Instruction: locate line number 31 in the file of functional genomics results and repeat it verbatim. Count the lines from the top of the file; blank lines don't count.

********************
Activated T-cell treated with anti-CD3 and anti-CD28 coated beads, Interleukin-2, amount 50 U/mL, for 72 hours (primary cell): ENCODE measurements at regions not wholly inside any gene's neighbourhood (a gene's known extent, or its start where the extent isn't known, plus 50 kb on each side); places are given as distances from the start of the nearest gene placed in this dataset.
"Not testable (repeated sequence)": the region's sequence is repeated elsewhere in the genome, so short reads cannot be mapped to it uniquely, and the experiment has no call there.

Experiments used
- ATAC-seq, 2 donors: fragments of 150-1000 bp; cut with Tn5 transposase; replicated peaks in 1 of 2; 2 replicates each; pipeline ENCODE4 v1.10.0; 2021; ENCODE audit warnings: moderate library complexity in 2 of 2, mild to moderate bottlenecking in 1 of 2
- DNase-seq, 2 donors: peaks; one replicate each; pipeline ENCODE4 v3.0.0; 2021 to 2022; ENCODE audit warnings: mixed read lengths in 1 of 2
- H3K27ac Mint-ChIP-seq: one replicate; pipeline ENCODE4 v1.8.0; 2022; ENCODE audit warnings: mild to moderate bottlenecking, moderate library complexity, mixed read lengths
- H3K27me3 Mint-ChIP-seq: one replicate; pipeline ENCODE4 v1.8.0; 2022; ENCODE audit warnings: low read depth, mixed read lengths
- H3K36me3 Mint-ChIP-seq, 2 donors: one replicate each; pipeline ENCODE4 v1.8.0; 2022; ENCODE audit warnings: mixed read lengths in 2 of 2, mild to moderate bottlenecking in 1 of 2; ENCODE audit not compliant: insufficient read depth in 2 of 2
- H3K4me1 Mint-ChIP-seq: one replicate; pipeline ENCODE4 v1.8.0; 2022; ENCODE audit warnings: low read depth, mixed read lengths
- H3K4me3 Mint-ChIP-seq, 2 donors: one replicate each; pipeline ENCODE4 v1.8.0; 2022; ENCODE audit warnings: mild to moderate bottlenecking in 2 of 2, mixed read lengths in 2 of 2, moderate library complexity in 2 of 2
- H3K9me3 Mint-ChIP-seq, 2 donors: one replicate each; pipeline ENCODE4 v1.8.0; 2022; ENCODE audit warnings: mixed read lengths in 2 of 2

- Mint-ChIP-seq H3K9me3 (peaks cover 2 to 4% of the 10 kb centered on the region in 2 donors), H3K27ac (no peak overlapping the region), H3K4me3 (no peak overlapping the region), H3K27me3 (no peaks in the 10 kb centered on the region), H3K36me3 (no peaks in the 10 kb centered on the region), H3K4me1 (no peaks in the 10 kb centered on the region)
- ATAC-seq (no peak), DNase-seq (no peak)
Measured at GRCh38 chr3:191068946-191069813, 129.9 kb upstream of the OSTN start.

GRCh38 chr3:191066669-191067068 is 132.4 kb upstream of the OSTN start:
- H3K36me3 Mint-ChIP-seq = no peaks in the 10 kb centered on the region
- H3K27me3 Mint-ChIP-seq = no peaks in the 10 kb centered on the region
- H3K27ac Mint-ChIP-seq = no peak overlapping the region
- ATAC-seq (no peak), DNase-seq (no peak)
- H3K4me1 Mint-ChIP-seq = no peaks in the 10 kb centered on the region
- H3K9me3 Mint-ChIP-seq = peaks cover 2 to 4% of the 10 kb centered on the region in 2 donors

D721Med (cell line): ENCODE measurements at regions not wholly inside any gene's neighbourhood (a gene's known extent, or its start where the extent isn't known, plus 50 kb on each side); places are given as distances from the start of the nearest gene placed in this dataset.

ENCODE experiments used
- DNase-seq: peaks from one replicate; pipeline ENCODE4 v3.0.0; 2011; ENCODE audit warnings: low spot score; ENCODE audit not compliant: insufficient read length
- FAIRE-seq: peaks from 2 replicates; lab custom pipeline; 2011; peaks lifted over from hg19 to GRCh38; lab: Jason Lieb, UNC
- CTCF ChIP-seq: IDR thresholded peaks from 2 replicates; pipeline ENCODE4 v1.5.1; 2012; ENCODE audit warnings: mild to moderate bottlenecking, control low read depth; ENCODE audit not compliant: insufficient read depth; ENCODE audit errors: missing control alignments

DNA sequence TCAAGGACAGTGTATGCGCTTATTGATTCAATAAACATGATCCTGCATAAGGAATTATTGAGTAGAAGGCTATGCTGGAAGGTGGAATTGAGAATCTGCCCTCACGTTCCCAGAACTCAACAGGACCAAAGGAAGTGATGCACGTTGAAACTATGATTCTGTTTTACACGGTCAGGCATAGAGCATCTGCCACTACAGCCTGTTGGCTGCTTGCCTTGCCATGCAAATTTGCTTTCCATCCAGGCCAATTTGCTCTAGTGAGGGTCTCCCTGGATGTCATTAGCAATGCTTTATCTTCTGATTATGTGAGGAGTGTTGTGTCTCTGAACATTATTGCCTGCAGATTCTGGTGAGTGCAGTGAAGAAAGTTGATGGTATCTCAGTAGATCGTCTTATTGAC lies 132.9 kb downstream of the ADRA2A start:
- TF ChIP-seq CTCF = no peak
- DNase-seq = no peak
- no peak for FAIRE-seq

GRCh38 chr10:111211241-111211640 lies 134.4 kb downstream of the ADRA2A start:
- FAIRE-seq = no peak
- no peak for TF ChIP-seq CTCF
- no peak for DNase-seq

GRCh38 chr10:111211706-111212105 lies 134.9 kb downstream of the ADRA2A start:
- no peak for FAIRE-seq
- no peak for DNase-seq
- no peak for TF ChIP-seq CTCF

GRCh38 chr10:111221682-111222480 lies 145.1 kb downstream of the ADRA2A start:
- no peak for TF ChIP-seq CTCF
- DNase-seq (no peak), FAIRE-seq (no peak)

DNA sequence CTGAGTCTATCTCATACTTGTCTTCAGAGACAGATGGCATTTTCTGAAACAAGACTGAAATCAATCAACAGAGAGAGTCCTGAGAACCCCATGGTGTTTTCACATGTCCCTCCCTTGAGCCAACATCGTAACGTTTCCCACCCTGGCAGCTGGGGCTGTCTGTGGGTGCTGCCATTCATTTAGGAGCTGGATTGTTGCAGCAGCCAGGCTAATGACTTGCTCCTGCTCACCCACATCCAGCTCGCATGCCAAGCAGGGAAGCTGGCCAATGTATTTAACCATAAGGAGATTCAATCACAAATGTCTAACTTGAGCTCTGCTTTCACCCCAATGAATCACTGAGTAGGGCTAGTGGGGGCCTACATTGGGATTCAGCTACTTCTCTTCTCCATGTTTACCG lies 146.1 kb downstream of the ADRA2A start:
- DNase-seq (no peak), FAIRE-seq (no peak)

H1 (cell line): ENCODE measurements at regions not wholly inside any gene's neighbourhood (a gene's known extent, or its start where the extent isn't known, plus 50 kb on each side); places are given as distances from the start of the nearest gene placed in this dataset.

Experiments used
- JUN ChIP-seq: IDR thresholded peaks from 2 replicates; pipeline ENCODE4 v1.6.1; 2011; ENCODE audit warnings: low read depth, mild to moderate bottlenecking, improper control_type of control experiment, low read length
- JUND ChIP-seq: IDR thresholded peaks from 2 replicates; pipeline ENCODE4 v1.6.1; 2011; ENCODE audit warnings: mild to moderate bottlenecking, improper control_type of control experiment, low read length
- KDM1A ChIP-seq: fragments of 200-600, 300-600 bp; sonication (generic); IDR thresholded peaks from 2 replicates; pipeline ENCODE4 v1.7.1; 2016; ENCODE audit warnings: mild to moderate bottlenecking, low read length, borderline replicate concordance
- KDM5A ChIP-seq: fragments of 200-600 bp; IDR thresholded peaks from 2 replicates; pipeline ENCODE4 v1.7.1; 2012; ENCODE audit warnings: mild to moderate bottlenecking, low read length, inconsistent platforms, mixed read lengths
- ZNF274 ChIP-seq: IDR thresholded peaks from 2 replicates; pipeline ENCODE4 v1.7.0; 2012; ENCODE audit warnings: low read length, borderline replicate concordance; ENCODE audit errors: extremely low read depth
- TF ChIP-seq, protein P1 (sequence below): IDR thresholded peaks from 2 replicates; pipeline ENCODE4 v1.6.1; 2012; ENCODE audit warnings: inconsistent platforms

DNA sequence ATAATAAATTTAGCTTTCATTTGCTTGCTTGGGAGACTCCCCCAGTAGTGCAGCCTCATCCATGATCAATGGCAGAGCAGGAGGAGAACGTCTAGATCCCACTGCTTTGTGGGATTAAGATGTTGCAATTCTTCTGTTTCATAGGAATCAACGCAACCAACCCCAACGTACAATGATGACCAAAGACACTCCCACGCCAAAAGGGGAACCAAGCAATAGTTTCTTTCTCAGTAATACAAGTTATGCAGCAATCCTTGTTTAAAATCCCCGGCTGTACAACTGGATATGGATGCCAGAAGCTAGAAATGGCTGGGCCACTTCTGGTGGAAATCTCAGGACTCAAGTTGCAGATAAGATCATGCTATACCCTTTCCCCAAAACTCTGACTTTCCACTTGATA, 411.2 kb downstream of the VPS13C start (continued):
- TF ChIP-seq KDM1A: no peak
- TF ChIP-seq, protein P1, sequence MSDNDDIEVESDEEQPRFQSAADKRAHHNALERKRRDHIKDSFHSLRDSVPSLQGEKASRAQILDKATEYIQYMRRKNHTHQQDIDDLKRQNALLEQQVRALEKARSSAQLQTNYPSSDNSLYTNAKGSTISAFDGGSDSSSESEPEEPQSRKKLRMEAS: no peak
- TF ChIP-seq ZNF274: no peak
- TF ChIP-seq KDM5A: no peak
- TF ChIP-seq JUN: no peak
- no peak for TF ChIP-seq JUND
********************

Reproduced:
GRCh38 chr10:111211241-111211640 lies 134.4 kb downstream of the ADRA2A start: